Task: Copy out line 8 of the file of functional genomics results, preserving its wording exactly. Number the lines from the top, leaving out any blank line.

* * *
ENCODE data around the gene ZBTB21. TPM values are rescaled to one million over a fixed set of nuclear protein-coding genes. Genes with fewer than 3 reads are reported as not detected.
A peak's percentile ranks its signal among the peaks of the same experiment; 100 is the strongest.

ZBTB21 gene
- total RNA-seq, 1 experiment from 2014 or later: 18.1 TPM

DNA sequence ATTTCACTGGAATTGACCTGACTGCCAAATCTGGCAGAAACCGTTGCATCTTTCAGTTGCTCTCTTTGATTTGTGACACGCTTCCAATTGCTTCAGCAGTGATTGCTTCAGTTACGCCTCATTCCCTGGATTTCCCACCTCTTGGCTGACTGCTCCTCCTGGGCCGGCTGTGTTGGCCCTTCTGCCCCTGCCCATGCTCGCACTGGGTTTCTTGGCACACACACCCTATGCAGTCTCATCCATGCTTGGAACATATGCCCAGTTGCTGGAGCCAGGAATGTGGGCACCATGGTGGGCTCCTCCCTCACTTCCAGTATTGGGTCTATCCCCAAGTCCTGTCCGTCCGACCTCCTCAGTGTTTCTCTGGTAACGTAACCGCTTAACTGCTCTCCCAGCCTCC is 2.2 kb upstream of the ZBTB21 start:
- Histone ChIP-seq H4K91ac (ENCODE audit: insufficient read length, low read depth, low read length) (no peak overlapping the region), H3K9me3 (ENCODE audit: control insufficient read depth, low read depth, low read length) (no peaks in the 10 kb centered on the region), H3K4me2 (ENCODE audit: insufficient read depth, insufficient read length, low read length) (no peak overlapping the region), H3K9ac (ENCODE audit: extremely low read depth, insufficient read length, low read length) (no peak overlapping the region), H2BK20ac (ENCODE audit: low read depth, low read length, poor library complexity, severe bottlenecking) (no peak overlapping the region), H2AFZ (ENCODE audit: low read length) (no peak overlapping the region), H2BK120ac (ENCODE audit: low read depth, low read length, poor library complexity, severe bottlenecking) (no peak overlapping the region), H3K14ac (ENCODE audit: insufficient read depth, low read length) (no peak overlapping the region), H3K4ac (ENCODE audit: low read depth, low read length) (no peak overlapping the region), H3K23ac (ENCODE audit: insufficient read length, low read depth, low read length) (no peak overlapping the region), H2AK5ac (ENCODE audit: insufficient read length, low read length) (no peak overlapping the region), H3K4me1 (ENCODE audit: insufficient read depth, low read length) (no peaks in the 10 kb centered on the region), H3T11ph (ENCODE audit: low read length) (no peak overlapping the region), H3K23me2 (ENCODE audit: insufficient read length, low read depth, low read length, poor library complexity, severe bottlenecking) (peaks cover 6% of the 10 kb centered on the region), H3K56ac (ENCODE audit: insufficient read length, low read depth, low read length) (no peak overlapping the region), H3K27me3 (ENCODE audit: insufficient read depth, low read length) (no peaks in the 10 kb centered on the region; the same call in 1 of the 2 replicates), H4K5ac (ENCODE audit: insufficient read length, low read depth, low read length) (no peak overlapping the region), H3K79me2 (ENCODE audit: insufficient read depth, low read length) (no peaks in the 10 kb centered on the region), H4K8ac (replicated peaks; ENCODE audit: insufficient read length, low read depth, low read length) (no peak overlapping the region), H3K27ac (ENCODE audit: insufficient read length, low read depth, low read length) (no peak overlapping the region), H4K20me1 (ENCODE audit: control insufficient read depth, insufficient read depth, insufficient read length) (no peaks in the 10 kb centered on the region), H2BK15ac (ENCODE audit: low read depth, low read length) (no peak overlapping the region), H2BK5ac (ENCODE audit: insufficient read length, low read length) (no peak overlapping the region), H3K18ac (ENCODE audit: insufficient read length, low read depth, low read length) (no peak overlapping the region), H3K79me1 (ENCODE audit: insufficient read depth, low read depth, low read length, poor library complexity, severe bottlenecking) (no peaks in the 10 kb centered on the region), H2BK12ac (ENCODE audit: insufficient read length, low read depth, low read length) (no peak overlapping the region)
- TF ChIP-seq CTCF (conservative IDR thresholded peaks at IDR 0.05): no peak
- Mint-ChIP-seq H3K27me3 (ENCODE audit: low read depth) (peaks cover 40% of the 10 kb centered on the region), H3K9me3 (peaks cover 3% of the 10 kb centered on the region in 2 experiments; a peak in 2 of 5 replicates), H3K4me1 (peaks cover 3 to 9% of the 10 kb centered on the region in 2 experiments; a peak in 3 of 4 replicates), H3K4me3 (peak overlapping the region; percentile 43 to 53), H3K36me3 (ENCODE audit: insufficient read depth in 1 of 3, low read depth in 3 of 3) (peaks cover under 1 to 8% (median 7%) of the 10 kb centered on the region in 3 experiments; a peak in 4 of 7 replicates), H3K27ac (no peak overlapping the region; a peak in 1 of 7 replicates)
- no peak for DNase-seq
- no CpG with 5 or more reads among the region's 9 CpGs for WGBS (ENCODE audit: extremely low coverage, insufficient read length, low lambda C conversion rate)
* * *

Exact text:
- Mint-ChIP-seq H3K27me3 (ENCODE audit: low read depth) (peaks cover 40% of the 10 kb centered on the region), H3K9me3 (peaks cover 3% of the 10 kb centered on the region in 2 experiments; a peak in 2 of 5 replicates), H3K4me1 (peaks cover 3 to 9% of the 10 kb centered on the region in 2 experiments; a peak in 3 of 4 replicates), H3K4me3 (peak overlapping the region; percentile 43 to 53), H3K36me3 (ENCODE audit: insufficient read depth in 1 of 3, low read depth in 3 of 3) (peaks cover under 1 to 8% (median 7%) of the 10 kb centered on the region in 3 experiments; a peak in 4 of 7 replicates), H3K27ac (no peak overlapping the region; a peak in 1 of 7 replicates)